Serbian Ministry Presents Film on ‘Heroic’ Brigade Suspected of Crimes
The Serbian Defence Ministry showed the film about the now-disbanded Yugoslav Army 125th Motorised Brigade on Thursday evening in Belgrade to commemorate the 40th anniversary of its establishment, despite claims that it was involved in war crimes during eth Kosovo conflict.
"Although the 125th Motorised Brigade was disbanded in 2005, its spirit, woven of virtues, together with other heroic units and all those who participated in the defence of the homeland during the NATO aggression in 1999, forms the foundation of values on which today's Serbian Army rests," the ministry said in a statement.
The ministry said the film was an "achievement of the Public Relations Directorate of the Ministry of Defence and the Zastava Film Military Film Centre".
It is part of a series of six documentaries presenting the history of "some of the most famous units of the Serbian Army's history", it added.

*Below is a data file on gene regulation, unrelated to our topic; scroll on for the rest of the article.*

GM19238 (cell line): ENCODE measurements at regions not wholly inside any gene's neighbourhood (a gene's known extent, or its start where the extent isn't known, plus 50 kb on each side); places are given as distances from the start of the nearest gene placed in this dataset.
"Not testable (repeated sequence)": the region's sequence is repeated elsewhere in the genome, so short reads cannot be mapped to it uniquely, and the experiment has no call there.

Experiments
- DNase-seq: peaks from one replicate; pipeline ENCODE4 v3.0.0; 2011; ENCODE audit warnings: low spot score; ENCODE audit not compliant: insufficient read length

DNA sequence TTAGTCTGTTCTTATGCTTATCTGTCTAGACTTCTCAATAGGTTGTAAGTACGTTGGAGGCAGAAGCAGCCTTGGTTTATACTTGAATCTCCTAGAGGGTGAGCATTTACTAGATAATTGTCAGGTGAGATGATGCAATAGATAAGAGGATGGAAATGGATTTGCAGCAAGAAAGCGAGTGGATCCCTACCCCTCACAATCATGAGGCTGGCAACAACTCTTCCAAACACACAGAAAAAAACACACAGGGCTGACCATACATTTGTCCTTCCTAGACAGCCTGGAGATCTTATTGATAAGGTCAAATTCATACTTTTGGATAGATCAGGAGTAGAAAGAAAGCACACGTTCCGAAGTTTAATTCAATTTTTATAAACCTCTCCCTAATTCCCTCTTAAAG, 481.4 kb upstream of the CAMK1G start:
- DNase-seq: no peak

The Serbian War Crimes Prosecution began an investigation in 2014 into whether the 125th Motorised Brigade was involved in war crimes. Its wartime commander, now-retired general Dragan Zivanovic, was the only Yugoslav Army general to be investigated in Serbia for war crimes, as far as is publicly known.
Zivanovic issued an order on April 24, 1999 to his brigade's units to establish military control over the villages of Qyshk/Cuska and Zahaq/Zahac in Kosovo, as it was believed that Kosovo Liberation Army fighters were hiding there.
The prosecution claimed that Zivanovic was aware that while following this order, these units, which included the Yugoslav Army's 177th Intervention Squad, would also kill civilians, loot property and expel villagers from their homes.
But in 2017, the prosecution dropped the investigation.